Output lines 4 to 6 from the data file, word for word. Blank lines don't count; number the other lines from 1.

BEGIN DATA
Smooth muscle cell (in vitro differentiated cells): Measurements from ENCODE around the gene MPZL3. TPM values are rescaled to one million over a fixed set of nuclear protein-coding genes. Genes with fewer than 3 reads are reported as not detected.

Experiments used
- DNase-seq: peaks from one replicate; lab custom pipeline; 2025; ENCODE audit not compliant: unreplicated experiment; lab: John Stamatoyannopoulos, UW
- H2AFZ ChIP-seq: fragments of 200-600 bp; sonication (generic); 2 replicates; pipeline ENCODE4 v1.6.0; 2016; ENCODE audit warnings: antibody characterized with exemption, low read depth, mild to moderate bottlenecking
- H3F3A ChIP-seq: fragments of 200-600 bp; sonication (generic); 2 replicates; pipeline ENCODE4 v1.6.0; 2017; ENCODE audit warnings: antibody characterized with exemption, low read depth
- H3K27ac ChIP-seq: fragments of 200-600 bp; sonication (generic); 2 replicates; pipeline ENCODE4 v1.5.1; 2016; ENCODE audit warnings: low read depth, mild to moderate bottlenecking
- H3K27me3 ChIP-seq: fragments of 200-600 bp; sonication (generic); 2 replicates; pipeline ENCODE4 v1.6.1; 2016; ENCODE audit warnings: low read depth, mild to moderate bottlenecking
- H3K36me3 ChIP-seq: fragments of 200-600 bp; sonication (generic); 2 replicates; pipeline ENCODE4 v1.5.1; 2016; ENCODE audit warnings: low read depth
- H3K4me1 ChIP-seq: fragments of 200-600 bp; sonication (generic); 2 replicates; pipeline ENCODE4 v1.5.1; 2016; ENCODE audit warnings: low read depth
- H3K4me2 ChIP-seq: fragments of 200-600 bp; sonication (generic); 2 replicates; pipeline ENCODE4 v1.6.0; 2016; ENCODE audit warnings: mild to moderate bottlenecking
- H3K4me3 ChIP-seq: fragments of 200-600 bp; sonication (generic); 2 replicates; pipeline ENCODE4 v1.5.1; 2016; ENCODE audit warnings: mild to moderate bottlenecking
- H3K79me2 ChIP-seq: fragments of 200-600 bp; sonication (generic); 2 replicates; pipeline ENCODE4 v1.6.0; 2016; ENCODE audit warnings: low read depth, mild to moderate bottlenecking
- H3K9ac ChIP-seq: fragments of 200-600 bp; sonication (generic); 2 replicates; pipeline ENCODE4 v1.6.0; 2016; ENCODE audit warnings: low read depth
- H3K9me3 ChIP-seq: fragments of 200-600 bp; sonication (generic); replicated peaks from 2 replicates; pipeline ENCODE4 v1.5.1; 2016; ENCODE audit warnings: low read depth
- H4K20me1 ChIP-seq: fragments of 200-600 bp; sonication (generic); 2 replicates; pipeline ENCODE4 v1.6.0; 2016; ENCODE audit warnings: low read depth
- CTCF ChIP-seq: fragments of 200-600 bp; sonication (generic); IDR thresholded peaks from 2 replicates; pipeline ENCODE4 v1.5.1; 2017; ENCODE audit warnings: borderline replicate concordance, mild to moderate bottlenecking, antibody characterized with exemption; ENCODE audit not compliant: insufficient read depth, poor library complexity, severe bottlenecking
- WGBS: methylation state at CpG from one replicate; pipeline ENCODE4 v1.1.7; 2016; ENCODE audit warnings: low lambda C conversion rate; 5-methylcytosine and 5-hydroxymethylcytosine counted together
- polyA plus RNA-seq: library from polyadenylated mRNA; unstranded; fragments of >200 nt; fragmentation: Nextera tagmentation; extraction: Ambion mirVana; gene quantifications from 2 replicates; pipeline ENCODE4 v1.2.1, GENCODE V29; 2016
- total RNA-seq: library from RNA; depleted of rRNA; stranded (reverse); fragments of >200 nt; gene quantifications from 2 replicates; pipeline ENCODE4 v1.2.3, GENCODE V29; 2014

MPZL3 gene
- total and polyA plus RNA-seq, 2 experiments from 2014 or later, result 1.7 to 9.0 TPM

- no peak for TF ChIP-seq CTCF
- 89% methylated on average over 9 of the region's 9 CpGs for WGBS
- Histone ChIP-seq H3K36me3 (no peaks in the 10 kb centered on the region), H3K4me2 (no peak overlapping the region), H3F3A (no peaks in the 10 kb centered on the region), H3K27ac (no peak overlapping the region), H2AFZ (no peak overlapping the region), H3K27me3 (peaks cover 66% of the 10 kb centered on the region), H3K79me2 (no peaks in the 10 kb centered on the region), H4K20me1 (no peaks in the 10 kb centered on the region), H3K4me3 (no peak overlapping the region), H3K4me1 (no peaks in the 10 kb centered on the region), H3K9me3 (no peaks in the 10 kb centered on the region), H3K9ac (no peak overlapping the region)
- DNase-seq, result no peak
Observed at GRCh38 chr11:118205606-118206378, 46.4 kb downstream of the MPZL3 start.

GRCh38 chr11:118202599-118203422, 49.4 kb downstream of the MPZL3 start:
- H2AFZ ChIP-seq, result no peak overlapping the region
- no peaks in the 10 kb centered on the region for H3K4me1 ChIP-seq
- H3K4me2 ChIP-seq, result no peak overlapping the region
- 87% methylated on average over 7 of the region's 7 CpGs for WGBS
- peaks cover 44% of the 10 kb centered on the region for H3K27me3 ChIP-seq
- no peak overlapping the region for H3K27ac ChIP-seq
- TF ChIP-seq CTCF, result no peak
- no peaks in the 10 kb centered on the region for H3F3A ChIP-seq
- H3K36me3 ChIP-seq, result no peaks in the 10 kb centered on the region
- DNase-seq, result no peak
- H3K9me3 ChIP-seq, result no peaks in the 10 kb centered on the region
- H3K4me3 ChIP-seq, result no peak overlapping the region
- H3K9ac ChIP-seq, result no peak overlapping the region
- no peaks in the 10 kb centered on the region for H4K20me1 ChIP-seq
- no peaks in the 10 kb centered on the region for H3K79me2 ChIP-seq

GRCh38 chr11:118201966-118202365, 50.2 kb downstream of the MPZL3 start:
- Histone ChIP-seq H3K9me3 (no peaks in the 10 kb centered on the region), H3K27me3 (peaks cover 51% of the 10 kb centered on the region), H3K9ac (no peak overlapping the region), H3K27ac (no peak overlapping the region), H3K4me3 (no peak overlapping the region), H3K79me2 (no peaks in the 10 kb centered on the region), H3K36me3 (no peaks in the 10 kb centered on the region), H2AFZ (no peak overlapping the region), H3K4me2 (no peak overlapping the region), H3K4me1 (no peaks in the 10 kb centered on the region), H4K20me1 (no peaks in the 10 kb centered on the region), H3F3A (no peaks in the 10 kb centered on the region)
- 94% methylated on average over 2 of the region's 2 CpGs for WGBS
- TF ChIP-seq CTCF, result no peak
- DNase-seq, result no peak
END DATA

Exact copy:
- H2AFZ ChIP-seq: fragments of 200-600 bp; sonication (generic); 2 replicates; pipeline ENCODE4 v1.6.0; 2016; ENCODE audit warnings: antibody characterized with exemption, low read depth, mild to moderate bottlenecking
- H3F3A ChIP-seq: fragments of 200-600 bp; sonication (generic); 2 replicates; pipeline ENCODE4 v1.6.0; 2017; ENCODE audit warnings: antibody characterized with exemption, low read depth
- H3K27ac ChIP-seq: fragments of 200-600 bp; sonication (generic); 2 replicates; pipeline ENCODE4 v1.5.1; 2016; ENCODE audit warnings: low read depth, mild to moderate bottlenecking